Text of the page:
The Telegraph
Since 1st March, 1999
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The Wish List By Eric Colfer, Penguin, £ 6.50

There are more things in heaven and earth, Horatio, than are dreamt of in your philosophy. The old bard of Avon would have perhaps smiled on this little novel from Eric Colfer. Set to the 21st century environment, the book’s little heroine, Meg, finds new meaning in life after life.

The story begins with an act of delinquency and a little problem of entry into the next world. Meg presents a problem of not quite fitting in. So what better place to fix things than in terra firma' Except that things aren’t too settled on another terrain either. The tale is set in Ireland amid football, old flames and scores to settle.

Meg, in her dealings, has to face an old adversary in the form of a dog with fangs and chutzpah. Belch, the dog, too has his agenda and powerful friends. Meg’s ally is an old codger on the other side of the spectrum where diamonds are no longer a girl’s best friends.

Meg scowls. The old chaps thought they knew everything. But here was this fellow spouting on god, and he wasn’t even dead yet.

“ ‘If you were sent back, it must be to do something special.’ A nervous feeling growled in Meg’s spiritual stomach.


‘Like sort out my life’

You had to laugh. So did Meg... ‘What life' You have only half a year left.’ It was the sort of thing Meg Finn did. Blurted out a mean statement like that, and then felt guilty for months.”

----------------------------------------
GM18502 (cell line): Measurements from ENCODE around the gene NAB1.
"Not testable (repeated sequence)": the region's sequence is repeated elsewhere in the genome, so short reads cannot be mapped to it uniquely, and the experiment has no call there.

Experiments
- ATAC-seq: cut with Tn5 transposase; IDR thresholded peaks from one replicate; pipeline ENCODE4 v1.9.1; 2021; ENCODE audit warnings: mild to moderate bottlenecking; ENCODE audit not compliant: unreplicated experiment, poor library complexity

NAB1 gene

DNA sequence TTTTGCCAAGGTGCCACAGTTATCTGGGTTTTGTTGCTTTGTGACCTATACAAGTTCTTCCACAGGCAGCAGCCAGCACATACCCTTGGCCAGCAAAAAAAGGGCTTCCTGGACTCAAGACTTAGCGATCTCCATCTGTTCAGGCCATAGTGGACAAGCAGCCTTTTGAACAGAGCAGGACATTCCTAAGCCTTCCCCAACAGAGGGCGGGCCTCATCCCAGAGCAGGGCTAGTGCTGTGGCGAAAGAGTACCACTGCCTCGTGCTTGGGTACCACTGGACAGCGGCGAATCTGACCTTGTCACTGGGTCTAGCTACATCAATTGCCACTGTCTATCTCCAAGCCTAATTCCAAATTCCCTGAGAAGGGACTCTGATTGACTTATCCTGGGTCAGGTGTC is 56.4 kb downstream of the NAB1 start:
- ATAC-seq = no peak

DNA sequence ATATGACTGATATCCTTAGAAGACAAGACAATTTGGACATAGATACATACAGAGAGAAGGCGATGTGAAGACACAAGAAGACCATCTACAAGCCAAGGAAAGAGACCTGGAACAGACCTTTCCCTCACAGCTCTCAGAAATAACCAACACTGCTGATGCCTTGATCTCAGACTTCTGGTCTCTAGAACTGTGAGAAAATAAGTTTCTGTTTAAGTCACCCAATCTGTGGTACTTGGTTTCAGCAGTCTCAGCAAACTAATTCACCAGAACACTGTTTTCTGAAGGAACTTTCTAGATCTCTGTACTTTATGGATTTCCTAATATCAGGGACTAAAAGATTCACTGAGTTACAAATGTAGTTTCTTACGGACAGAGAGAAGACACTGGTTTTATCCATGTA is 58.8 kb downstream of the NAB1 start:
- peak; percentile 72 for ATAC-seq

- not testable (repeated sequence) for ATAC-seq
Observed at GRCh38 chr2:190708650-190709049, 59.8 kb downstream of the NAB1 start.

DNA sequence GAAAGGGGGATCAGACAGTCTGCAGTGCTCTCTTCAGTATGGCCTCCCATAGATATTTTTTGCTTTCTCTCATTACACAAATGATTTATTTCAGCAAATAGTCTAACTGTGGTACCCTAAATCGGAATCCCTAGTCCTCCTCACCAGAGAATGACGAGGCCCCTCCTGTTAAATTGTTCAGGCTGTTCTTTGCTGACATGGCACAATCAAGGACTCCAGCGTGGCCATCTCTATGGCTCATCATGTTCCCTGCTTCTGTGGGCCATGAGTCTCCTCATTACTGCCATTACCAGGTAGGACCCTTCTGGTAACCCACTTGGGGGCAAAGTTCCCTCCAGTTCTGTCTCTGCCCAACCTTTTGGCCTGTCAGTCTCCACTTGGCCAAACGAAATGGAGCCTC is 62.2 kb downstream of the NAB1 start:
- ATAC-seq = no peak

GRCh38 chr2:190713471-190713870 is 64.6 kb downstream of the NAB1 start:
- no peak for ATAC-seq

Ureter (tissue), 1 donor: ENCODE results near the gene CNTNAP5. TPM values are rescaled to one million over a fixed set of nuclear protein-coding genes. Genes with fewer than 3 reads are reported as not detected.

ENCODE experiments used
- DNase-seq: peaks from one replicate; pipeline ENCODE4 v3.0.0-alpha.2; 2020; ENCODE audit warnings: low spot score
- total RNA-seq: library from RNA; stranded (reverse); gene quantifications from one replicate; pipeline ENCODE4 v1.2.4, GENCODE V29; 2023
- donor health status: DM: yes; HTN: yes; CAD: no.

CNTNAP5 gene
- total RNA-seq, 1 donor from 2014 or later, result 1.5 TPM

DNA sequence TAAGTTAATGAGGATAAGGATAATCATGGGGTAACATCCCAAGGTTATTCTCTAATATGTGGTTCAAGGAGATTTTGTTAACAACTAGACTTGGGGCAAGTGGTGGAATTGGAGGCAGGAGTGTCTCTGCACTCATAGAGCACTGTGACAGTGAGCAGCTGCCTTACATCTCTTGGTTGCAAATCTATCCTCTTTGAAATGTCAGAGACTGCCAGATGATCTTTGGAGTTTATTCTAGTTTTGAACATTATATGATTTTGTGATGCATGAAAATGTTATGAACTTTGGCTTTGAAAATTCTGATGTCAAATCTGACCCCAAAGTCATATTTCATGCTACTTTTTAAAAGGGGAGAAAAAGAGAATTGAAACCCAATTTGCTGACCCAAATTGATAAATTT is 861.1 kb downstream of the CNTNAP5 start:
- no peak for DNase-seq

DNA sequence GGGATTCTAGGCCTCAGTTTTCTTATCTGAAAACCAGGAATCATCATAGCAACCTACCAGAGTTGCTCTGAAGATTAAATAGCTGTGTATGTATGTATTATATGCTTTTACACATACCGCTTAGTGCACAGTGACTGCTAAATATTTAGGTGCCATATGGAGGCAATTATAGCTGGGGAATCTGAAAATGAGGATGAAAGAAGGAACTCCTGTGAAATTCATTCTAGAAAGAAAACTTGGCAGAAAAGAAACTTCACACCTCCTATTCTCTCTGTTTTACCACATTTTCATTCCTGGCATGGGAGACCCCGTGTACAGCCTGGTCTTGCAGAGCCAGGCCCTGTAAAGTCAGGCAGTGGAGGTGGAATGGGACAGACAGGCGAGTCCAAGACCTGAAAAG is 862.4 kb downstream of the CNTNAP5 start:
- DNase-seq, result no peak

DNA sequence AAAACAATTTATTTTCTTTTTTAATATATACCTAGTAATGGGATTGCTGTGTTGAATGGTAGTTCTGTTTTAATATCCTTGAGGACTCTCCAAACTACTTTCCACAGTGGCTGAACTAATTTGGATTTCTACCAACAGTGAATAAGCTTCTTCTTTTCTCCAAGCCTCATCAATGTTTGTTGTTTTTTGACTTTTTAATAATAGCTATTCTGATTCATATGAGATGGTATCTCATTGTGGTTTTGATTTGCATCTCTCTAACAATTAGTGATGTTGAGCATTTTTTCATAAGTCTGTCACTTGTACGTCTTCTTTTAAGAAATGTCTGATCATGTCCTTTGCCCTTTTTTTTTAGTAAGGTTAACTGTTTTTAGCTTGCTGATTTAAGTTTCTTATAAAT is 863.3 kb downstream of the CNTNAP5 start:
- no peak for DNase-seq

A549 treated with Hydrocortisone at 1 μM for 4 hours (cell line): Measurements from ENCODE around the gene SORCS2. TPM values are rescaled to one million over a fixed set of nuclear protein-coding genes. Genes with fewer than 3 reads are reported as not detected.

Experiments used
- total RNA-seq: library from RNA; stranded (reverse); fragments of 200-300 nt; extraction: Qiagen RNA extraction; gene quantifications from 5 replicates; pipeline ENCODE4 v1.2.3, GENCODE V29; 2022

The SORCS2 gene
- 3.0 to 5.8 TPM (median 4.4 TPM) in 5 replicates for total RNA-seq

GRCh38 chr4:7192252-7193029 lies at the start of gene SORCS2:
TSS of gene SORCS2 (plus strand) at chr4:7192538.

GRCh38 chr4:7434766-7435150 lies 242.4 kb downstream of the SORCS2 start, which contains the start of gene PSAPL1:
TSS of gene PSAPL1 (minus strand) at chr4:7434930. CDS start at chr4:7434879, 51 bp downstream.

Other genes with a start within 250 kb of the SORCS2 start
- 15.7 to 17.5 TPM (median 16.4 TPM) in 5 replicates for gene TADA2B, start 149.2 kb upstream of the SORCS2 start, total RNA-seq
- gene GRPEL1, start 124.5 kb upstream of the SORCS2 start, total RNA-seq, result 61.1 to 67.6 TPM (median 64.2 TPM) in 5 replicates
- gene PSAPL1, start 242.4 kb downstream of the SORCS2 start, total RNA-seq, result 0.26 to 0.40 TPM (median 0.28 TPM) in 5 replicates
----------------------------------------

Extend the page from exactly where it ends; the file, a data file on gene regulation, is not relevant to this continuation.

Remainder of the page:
The story gambols through a technologically advanced heaven and hell and Satan and St Peter barely coming to terms with modern gizmos. Satan has an able team in Beelzebub and Miyishi. The hassle is that side deals and tech-glitches keep coming in the way of the grand design. Also do ambitions of the pecking order. Thus the fate of the divine order of things hinges on Meg’s re-entry and exploits.

“ ‘Technically, you don’t have to make her bad, as the Master so eloquently put it,’ explained Beelzebub. ‘You just have to stop her from being good. The target will have been sent back to help the old man. That way we get a red aura... The Master gets his precious soul, I keep my job and you escape an eternity in the barbecue section...’”

This charming tale spins around the staleness of modernity and the charm of fulfillment. Even if fulfillment has its measure of violence its innocence has a Tom Sharpe-like quality, without being bawdy. The book also portrays the role reversal between adults and children.

You may need to use search engines liberally for the tech- stuff. But the Wish List made me laugh, sometimes giggle and mostly feel good. Young adults will find this a perfect wean from the Potter series, though they may have to compete with their parents to partake in it.

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